It is also possible, in accordance with the invention, to provide the cap in the region of the shoulder joint or in the region of the acromion process or the acromio clavicular joint with a pocket for receiving a silicone pad for applying pressure on this region.
The above objects, features and advantages of my invention will become more readily apparent from the following description, reference being made to the accompanying drawing in which:
FIG. 1 is a frontal view of the shoulder-joint bandage of the invention;
FIG. 2 is a dorsal view of the shoulder-joint bandage; and
FIG. 3 is a detail showing a pocket in the cap or sleeve receiving the strap.
The shoulder-joint bandage of the present invention comprises a tubular segment 10 engaged around the upper arm of the patient and referred to herein as the upper arm sleeve. This upper arm sleeve is preferably comprised of an elastic material and, most advantageously, is a one-piece tubular knit which can have longitudinal elasticity. At its upper end, the sleeve 10 has a cap-shaped segment or cap 12 of an elastic material which can be knitted unitarily with the sleeve 10 and also may have longitudinal elasticity. Two extension belts 14 and 16 may also be composed of elastic material.
Where the belts 14 and 16 pass along the sleeve and the cap, they can be received in pockets 30 which can be formed by stitching over at 32 a portion of the fabric of the sleeve or cap. The belt within the pocket is represented at 34 in FIG. 3. The first extension belt 14 extends from an upper region 36 of the lower edge 38 of the sleeve 10, at which it may be unitary with a belt 16 or stitched thereto, frontally in a helical pattern along the sleeve 10 to which it is also connected, e.g. in a pocket or by elastic stitching, around the underside 40 of the sleeve 10 (FIG. 1) to then extend upwardly along the posterior edge 42 of the cap 12 to an upper crossover point 24 at which this strap is stitched to the strap 16 to be discussed in greater detail below.
In rising along the posterior lateral edge 40, the strap or belt 14 passes upwardly from the armpit region of the bandaged shoulder, at an inclination inwardly and upwardly.
From the upper crossover point 24, the belt or strap 14 passes downwardly diagonally across the chest of the patient to a lower crossover point 20 where it is once again stitched to the strap or belt 16. The crossover point 20 is located well below the armpit of the opposite arm across the torso of the patient from the bandaged arm.
The second extension belt 16 runs from the region 12 generally helically (FIG. 2) along the posterior side of the sleeve 10 downwardly around the underside of the sleeve 10 and up along the frontal edge 44 of the cap 12 to the crossover point 24 where it passes distally and is stitched to the strap 14. From this upper crossover point 24 the belt 16 is inclined diagonally downwardly across the back of the patient to the lower crossover point 20 where it is stitched to the belt 14 as has already been noted.
A connecting belt segment 26 extends from the first extension belt 14 in the region 20 across the back of the torso substantially horizontally. This extension belt 16 has, in the region of the lower crossover point, a connecting segment 28 extending therefrom and reaching around the chest of the patient, also horizontally.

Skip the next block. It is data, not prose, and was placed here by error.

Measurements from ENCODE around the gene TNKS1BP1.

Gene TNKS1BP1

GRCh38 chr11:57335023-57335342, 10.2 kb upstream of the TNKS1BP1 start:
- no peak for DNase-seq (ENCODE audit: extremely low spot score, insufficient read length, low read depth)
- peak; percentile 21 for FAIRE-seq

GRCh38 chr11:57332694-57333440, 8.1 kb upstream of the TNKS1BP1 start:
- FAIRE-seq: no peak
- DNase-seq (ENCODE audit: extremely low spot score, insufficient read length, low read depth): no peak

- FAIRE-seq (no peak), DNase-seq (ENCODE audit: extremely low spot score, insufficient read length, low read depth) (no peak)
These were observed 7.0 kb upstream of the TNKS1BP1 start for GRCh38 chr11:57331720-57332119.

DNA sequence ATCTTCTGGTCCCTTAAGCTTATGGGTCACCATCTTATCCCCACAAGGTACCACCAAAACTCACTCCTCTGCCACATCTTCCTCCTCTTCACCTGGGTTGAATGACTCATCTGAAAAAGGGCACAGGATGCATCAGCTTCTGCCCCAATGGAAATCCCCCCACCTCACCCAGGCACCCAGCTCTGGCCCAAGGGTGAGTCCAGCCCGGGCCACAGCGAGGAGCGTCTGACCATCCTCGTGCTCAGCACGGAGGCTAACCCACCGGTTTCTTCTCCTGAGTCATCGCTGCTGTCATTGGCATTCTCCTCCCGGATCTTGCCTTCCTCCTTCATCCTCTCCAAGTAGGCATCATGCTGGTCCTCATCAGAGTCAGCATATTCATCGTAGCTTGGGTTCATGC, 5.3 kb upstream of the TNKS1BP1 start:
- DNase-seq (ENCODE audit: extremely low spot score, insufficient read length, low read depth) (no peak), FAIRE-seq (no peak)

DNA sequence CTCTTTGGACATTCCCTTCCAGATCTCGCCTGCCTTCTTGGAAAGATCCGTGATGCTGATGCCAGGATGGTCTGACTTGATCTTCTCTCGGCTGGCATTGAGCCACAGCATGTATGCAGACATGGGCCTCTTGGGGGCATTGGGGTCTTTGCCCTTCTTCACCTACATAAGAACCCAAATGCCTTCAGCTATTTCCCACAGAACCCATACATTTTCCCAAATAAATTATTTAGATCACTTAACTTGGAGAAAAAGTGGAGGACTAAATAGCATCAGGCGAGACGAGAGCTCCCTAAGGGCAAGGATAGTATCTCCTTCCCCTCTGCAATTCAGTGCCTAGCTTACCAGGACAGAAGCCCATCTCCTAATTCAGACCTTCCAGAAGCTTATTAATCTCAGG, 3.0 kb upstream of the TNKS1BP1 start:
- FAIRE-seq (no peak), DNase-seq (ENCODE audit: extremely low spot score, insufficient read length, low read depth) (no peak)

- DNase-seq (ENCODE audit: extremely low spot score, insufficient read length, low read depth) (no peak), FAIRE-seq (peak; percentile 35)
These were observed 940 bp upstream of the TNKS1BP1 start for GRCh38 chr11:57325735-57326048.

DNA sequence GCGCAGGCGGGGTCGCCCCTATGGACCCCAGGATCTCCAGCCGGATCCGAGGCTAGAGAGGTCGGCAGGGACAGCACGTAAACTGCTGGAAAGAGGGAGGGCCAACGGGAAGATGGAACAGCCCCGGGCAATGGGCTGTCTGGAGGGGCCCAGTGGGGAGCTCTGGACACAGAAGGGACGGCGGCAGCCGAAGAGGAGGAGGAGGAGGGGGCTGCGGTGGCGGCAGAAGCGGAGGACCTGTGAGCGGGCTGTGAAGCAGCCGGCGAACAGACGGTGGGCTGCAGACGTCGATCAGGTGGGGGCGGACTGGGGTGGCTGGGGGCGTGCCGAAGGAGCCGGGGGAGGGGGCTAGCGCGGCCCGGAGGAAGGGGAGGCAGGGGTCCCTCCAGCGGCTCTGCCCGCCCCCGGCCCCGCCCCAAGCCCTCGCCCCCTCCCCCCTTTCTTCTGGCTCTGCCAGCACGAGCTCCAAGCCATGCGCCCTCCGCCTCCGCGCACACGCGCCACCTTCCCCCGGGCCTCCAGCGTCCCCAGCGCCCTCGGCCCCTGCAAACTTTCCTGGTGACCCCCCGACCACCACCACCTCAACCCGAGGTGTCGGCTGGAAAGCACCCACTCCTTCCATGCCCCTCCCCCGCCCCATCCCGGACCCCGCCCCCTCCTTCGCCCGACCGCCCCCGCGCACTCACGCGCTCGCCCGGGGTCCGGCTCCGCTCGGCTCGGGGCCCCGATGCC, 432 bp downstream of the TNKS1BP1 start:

At their ends, the belt segments 26 and 28 can be connected by an adjustable and releasable connecting member 18 which can be a VELCRO® arrangement as described or a buckle system as mentioned in U.S. Pat. No. 4,784,128.
Like the extension belts 14 and 16, the connecting system 26 and 28 may be elastically extensible. The belts are stitched together at their crossover points 20 and 24.
A pocket 22 can be sewed into the cap 12 in the region of the shoulder-joint to receive a silicone pad 46 (see U.S. Pat. No. 4,784,128) to apply pressure to the shoulder joint as may be desirable for promoting the healing process or stabilizing that joint.
The shoulder-joint bandage of the present invention enables rapid and simple bandaging of the shoulder. The outer rotational effect of the first belt 14 is taken up by the internal rotational effect of the oppositely wound belt 16. Voluntary external and internal rotation, abduction and elevation are all promoted by the belts 14, 16. The portion of the belt extending along the frontal edge of the cap, serves to support the subacromial auxiliary joint.
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|Citing Patent||Filing date||Publication date||Applicant||Title|
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|US20130117916 *||May 16, 2013||Roberto Gomez||Shoulder protective covering|
|US20150000003 *||Mar 25, 2014||Jan 1, 2015||Under Armour, Inc.||Athletic Arm Warmer With Compression Sleeve|
|USD667956 *||Sep 25, 2012||Pang-Ching Chiang||Shoulder support|
|DE212010000006U1||Aug 3, 2010||Mar 10, 2011||Zieglauer, Elisabeth Von||Orthopädische Vorrichtung|
|WO2012017456A1||Aug 3, 2010||Feb 9, 2012||Von Zieglauer, Max||Orthopaedic device|
|U.S. Classification||602/63, 602/62, 602/61, 2/45, 2/310|
|International Classification||A61F5/02, A61F13/14, A61F13/10|
|Cooperative Classification||A61F13/146, A61F13/10|
|European Classification||A61F13/10, A61F13/14|
|Sep 3, 1991||AS||Assignment|
Owner name: BAUERFEIND GMBH & CO. A JOINT STOCK COMPANY OF G
Free format text: ASSIGNMENT OF ASSIGNORS INTEREST.;ASSIGNOR:BAUERFEIND, HANS B.;REEL/FRAME:005822/0809
Effective date: 19910819
|Sep 3, 1996||REMI||Maintenance fee reminder mailed|
|Jan 26, 1997||LAPS||Lapse for failure to pay maintenance fees|
|Apr 8, 1997||FP||Expired due to failure to pay maintenance fee|
Effective date: 19970129